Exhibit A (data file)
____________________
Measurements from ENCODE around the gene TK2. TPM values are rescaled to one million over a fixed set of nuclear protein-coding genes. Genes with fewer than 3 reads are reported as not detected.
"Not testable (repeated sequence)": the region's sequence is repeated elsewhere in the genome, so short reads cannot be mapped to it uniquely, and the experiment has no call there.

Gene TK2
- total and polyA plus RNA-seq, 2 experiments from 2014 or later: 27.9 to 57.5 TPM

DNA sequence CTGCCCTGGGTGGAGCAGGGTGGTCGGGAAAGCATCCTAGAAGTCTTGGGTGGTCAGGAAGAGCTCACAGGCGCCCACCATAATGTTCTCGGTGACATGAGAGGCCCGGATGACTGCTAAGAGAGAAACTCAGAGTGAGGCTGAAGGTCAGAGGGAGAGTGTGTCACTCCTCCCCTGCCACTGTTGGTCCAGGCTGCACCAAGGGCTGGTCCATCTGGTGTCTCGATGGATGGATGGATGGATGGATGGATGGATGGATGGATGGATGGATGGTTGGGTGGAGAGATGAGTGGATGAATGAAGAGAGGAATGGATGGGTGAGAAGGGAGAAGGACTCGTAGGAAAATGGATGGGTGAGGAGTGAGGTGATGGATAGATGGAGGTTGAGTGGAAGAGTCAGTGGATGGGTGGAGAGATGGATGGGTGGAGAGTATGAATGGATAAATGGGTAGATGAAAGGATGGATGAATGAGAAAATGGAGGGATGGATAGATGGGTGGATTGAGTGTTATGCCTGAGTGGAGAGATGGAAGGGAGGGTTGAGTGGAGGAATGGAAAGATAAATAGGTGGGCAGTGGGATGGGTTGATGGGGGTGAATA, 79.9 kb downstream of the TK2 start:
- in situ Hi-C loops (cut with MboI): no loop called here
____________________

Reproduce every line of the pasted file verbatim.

Measurements from ENCODE around the gene TK2. TPM values are rescaled to one million over a fixed set of nuclear protein-coding genes. Genes with fewer than 3 reads are reported as not detected.
"Not testable (repeated sequence)": the region's sequence is repeated elsewhere in the genome, so short reads cannot be mapped to it uniquely, and the experiment has no call there.

Gene TK2
- total and polyA plus RNA-seq, 2 experiments from 2014 or later: 27.9 to 57.5 TPM

DNA sequence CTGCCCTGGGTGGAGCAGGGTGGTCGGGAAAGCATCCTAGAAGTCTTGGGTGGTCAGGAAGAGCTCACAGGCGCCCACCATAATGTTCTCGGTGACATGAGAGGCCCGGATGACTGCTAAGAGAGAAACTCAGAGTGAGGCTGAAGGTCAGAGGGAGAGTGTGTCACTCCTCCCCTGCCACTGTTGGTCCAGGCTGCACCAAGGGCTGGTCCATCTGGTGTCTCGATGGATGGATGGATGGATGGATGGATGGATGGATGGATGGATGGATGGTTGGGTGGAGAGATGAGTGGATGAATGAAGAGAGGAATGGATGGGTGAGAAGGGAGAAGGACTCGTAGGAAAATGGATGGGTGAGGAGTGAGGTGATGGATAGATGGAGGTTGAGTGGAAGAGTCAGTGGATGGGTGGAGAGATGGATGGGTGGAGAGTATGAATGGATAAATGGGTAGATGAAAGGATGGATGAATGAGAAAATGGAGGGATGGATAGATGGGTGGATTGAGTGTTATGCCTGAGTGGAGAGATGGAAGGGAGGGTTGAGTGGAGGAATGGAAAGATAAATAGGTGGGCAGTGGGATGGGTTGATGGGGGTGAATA, 79.9 kb downstream of the TK2 start:
- in situ Hi-C loops (cut with MboI): no loop called here